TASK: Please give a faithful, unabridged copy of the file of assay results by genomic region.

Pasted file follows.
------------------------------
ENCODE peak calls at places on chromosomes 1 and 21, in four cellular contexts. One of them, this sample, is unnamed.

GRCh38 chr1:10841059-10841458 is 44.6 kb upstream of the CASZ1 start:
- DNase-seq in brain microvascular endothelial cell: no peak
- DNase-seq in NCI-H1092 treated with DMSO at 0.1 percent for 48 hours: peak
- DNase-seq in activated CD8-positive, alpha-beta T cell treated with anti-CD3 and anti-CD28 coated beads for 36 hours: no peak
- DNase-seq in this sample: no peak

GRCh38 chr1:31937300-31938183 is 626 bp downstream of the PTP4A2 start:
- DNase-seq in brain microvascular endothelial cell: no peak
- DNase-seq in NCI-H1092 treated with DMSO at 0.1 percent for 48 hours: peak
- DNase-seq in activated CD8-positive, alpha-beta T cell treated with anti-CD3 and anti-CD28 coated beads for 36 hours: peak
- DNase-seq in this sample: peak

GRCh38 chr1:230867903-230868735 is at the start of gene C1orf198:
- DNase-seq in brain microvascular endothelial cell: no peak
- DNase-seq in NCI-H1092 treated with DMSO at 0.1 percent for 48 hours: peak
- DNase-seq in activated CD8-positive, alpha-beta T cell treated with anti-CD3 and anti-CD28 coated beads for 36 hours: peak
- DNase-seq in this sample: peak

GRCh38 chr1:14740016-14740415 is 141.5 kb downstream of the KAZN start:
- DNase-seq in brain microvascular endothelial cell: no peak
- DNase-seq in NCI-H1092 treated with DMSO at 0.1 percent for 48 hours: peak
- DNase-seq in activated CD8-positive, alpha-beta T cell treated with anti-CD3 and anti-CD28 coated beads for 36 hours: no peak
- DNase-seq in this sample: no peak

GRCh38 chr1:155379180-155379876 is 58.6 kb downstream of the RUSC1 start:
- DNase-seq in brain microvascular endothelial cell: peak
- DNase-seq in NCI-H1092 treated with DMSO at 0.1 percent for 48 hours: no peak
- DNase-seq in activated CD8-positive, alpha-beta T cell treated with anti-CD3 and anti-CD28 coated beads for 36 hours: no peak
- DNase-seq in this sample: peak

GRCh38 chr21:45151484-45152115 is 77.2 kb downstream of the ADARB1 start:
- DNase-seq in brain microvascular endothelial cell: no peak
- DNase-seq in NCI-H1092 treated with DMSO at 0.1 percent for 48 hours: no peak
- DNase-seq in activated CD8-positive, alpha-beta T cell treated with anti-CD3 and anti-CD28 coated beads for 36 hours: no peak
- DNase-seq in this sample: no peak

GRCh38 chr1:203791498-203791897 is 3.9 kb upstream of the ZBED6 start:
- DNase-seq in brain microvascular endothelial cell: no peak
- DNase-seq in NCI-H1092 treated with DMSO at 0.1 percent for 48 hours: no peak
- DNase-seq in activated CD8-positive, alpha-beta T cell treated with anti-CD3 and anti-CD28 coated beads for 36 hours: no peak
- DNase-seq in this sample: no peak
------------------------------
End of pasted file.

ENCODE peak calls at places on chromosomes 1 and 21, in four cellular contexts. One of them, this sample, is unnamed.

GRCh38 chr1:10841059-10841458 is 44.6 kb upstream of the CASZ1 start:
- DNase-seq in brain microvascular endothelial cell: no peak
- DNase-seq in NCI-H1092 treated with DMSO at 0.1 percent for 48 hours: peak
- DNase-seq in activated CD8-positive, alpha-beta T cell treated with anti-CD3 and anti-CD28 coated beads for 36 hours: no peak
- DNase-seq in this sample: no peak

GRCh38 chr1:31937300-31938183 is 626 bp downstream of the PTP4A2 start:
- DNase-seq in brain microvascular endothelial cell: no peak
- DNase-seq in NCI-H1092 treated with DMSO at 0.1 percent for 48 hours: peak
- DNase-seq in activated CD8-positive, alpha-beta T cell treated with anti-CD3 and anti-CD28 coated beads for 36 hours: peak
- DNase-seq in this sample: peak

GRCh38 chr1:230867903-230868735 is at the start of gene C1orf198:
- DNase-seq in brain microvascular endothelial cell: no peak
- DNase-seq in NCI-H1092 treated with DMSO at 0.1 percent for 48 hours: peak
- DNase-seq in activated CD8-positive, alpha-beta T cell treated with anti-CD3 and anti-CD28 coated beads for 36 hours: peak
- DNase-seq in this sample: peak

GRCh38 chr1:14740016-14740415 is 141.5 kb downstream of the KAZN start:
- DNase-seq in brain microvascular endothelial cell: no peak
- DNase-seq in NCI-H1092 treated with DMSO at 0.1 percent for 48 hours: peak
- DNase-seq in activated CD8-positive, alpha-beta T cell treated with anti-CD3 and anti-CD28 coated beads for 36 hours: no peak
- DNase-seq in this sample: no peak

GRCh38 chr1:155379180-155379876 is 58.6 kb downstream of the RUSC1 start:
- DNase-seq in brain microvascular endothelial cell: peak
- DNase-seq in NCI-H1092 treated with DMSO at 0.1 percent for 48 hours: no peak
- DNase-seq in activated CD8-positive, alpha-beta T cell treated with anti-CD3 and anti-CD28 coated beads for 36 hours: no peak
- DNase-seq in this sample: peak

GRCh38 chr21:45151484-45152115 is 77.2 kb downstream of the ADARB1 start:
- DNase-seq in brain microvascular endothelial cell: no peak
- DNase-seq in NCI-H1092 treated with DMSO at 0.1 percent for 48 hours: no peak
- DNase-seq in activated CD8-positive, alpha-beta T cell treated with anti-CD3 and anti-CD28 coated beads for 36 hours: no peak
- DNase-seq in this sample: no peak

GRCh38 chr1:203791498-203791897 is 3.9 kb upstream of the ZBED6 start:
- DNase-seq in brain microvascular endothelial cell: no peak
- DNase-seq in NCI-H1092 treated with DMSO at 0.1 percent for 48 hours: no peak
- DNase-seq in activated CD8-positive, alpha-beta T cell treated with anti-CD3 and anti-CD28 coated beads for 36 hours: no peak
- DNase-seq in this sample: no peak